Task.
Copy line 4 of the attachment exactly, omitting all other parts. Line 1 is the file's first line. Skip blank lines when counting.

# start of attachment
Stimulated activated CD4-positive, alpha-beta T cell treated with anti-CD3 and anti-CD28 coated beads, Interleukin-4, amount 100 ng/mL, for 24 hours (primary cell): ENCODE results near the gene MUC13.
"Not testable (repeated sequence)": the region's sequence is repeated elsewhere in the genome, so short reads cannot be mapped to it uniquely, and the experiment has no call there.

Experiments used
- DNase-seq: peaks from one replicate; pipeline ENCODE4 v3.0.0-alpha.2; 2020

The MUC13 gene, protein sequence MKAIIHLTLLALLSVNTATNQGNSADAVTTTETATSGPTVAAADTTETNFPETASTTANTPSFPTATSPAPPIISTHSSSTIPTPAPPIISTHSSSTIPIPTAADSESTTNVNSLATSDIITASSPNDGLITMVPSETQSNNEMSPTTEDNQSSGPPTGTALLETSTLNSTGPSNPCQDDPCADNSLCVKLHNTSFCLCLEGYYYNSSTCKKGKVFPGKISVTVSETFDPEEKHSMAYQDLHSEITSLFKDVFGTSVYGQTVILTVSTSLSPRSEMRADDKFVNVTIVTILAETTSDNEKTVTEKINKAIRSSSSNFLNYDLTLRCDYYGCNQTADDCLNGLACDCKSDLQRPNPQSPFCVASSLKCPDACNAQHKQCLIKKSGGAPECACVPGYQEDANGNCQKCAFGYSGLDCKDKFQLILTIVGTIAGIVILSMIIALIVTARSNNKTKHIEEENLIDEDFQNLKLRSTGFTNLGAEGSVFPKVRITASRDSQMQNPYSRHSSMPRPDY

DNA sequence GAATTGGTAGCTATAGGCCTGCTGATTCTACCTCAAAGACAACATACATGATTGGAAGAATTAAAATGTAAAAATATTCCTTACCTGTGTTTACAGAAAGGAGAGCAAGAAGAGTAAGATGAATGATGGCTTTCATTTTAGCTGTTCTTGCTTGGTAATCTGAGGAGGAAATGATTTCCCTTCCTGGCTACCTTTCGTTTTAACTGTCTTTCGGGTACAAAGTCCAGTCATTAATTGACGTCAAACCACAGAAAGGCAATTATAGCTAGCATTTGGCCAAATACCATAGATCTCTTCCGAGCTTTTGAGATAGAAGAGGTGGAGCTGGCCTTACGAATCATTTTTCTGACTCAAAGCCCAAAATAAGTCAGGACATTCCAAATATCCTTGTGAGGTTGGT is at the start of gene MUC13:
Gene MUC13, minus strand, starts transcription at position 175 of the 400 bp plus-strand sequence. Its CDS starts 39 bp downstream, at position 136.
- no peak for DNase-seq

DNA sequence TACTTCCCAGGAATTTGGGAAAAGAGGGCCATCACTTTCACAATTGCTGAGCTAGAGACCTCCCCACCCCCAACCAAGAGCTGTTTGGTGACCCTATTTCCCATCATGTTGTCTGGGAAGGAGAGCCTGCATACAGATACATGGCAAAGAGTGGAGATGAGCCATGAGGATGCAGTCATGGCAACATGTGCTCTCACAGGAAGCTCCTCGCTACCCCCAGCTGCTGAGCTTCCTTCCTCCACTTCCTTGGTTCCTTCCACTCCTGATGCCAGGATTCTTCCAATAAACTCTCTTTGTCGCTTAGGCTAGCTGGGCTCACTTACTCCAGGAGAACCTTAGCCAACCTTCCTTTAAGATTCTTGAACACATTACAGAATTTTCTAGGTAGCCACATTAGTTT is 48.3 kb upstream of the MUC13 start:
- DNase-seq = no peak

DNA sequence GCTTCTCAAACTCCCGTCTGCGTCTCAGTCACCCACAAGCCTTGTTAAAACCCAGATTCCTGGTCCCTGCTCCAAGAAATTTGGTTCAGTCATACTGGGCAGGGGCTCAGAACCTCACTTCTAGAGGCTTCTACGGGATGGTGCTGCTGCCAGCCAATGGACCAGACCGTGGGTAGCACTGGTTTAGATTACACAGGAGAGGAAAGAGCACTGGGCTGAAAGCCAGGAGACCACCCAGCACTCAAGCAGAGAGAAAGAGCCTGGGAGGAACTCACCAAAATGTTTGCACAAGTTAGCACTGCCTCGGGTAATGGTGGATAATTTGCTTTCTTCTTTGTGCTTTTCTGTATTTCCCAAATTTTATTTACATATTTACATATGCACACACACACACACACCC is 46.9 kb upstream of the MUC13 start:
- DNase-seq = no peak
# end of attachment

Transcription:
- DNase-seq: peaks from one replicate; pipeline ENCODE4 v3.0.0-alpha.2; 2020